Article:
People often ask: is an internal audit necessary? What if we’re a smaller organization, should we be spending our already limited resources on an internal audit program?
If your clients depend on you to provide efficient, compliant, and secure services, then the answer is a resounding “yes”.
Internal auditing is an important function of any information security and compliance program and is a valuable tool for effectively and appropriately managing risk. Are we ensuring we are doing what we say we’re doing? Are there gaps in our policies and procedures? Are there any areas for improvement? Are we meeting our compliance goals? These important questions are addressed through internal auditing.
What is the Purpose of an Internal Audit?
“The role of internal audit is to provide independent assurance that an organization’s risk management, governance, and internal control processes are operating effectively.”
An internal audit is conducted objectively and designed to improve and mature an organization’s business practices.
The purpose of auditing internally is to provide insight into an organization’s culture, policies, procedures, and aids board and management oversight by verifying internal controls such as operating effectiveness, risk mitigation controls, and compliance with any relevant laws or regulations.
5 Reasons Why Internal Audits are Important
Internal auditing programs are critical for monitoring and assuring that all of your business assets have been properly secured and safeguarded from threats. It is also important for verifying that your business processes reflect your documented policies and procedures.
Let’s take a look at five reasons why internal auditing is important and their purpose in keeping your organization compliant with the common frameworks and regulations.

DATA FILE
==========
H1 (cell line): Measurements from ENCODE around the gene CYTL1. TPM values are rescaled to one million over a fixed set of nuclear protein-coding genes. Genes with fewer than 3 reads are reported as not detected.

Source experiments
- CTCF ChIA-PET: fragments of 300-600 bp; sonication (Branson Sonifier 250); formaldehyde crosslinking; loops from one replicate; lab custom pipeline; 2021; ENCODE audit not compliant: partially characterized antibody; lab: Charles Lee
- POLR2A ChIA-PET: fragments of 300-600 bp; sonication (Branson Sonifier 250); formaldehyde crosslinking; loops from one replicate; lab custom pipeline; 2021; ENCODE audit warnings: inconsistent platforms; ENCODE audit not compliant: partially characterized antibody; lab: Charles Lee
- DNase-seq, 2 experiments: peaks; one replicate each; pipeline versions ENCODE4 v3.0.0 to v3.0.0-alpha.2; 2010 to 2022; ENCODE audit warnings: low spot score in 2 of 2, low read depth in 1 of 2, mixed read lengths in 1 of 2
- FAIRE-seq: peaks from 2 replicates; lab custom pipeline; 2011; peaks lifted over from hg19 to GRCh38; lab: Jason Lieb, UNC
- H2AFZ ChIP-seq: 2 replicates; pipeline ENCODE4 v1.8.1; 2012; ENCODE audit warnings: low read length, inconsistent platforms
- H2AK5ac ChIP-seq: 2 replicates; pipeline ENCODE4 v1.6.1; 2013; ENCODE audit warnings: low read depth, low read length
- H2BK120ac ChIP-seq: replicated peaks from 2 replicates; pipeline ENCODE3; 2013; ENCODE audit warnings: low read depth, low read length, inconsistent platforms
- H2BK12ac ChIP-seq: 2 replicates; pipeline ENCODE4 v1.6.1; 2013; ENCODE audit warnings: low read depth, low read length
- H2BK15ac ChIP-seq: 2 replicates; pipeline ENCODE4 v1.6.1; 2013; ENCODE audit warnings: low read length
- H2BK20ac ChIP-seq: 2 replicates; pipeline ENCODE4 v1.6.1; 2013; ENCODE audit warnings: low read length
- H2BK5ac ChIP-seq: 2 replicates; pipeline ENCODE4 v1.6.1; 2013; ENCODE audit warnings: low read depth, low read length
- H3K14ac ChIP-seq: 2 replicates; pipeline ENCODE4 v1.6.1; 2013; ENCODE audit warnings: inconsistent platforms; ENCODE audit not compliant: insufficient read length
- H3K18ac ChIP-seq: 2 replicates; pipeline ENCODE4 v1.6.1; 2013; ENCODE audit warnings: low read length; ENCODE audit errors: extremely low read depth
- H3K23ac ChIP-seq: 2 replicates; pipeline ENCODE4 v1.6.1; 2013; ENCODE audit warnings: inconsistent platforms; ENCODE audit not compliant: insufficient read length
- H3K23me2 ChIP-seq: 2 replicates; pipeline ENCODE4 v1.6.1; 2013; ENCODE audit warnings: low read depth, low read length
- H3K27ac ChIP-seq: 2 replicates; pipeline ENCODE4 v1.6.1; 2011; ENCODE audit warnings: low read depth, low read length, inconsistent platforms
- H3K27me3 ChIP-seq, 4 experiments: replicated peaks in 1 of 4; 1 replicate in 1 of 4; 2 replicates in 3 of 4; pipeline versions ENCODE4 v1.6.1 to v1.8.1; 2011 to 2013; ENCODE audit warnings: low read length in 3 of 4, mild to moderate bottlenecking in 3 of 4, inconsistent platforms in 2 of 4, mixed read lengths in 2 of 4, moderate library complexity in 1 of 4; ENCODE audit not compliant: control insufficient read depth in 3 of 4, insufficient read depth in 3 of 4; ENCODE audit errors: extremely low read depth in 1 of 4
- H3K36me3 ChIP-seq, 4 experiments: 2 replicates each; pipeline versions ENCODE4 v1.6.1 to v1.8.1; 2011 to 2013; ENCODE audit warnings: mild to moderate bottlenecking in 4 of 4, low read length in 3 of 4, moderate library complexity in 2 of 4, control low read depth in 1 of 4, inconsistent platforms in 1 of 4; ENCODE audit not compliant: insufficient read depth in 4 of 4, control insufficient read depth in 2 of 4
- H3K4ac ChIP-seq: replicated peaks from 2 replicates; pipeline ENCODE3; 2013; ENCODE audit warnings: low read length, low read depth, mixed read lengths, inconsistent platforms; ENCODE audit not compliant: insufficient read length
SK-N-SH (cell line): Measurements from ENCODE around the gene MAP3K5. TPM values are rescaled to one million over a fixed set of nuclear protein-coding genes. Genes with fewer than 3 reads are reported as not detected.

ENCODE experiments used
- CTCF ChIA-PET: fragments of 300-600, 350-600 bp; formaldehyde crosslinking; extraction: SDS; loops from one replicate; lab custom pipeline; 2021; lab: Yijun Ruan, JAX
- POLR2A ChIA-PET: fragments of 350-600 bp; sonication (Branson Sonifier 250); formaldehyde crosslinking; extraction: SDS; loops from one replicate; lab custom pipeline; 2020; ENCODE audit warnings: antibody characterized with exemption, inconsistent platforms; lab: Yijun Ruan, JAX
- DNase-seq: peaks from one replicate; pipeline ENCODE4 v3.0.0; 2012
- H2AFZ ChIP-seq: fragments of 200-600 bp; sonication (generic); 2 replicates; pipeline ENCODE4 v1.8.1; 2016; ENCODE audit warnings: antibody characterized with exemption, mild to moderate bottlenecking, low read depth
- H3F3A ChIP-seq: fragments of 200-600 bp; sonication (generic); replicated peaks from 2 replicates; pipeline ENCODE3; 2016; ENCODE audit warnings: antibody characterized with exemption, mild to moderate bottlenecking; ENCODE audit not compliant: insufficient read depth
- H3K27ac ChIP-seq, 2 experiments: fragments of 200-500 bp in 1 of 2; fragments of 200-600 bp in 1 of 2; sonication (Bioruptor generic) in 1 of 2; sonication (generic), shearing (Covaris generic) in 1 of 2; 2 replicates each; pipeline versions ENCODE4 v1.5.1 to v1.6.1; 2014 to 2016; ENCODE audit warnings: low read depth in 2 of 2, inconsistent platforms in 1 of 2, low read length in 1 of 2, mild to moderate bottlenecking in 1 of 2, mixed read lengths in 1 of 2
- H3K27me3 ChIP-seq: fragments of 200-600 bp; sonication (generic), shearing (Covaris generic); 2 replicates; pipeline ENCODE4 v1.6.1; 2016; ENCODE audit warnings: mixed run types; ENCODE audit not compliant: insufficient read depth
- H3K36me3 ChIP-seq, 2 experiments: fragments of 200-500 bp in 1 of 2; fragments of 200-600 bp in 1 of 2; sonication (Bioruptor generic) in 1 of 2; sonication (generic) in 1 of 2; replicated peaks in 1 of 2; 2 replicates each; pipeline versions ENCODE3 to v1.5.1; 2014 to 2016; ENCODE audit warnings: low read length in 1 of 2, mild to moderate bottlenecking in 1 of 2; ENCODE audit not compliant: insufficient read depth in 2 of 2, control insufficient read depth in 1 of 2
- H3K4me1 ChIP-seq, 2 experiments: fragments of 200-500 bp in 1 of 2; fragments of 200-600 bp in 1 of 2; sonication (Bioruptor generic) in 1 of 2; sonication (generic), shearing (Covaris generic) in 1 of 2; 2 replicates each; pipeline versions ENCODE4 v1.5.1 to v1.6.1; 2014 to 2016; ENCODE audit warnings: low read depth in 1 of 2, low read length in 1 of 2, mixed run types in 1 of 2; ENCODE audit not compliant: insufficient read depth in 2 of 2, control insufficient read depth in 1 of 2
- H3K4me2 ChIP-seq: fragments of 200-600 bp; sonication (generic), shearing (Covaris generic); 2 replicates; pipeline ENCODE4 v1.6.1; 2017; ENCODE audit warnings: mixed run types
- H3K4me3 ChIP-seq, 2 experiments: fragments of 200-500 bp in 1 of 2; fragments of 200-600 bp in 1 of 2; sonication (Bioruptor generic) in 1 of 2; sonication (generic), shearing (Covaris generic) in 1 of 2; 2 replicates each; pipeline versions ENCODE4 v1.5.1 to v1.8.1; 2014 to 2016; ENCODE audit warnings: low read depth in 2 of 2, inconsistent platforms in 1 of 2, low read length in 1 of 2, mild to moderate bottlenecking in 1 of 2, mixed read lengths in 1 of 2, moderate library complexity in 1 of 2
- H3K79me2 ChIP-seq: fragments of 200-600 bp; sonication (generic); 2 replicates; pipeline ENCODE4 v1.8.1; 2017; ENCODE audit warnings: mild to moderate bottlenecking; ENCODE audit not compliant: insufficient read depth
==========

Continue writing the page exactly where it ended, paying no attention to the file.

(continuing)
- Provides objective insight
- Improves efficiency of operations
- Evaluates risks and protects assets
- Assesses organizational controls
- Ensures legal compliance
Provides Objective Insight
You can’t audit your own work without having a definite conflict of interest.
Your internal auditor, or internal audit team, cannot have any operational responsibility to achieve this objective insight. In situations where smaller companies don’t have extra resources to devote to this, it’s acceptable to cross-train employees in different departments to be able to audit another department. By providing an independent and unbiased view, the internal audit function adds value to your organization.
Improves Efficiency of Operations
By objectively reviewing your organization’s policies and procedures, you can receive assurance that you are doing what your policies and procedures say you are doing, and that these processes are adequate in mitigating your unique risks.
By continuously monitoring and reviewing your processes, you can identify control recommendations to improve the efficiency and effectiveness of these processes. In turn, allowing your organization to be dependent on processes, rather than people.
Evaluates Risks and Protects Assets
An internal audit program assists management and stakeholders by identifying and prioritizing risks through a systematic risk assessment. A risk assessment can help to identify any gaps in the environment and allow for a remediation plan to take place.
Your internal audit program will help you to track and document any changes that have been made to your environment and ensure the mitigation of any found risks.
Internal auditing is beneficial because it improves the control environment of the organization by assessing efficiency and operating effectiveness. Are your controls fulfilling their purpose? Are they adequate in mitigating risk?
Ensures Compliance with Laws and Regulations
By regularly performing an internal audit, you can ensure compliance with any and all relevant laws and regulations. It can also help provide you with peace of mind that you are prepared for you next external audit. Gaining client trust and avoiding costly fines associated with non-compliance makes internal auditing an important and worthwhile activity for your organization.
Still have questions about developing your own internal audit program? Contact us today and let’s start building your internal audit program.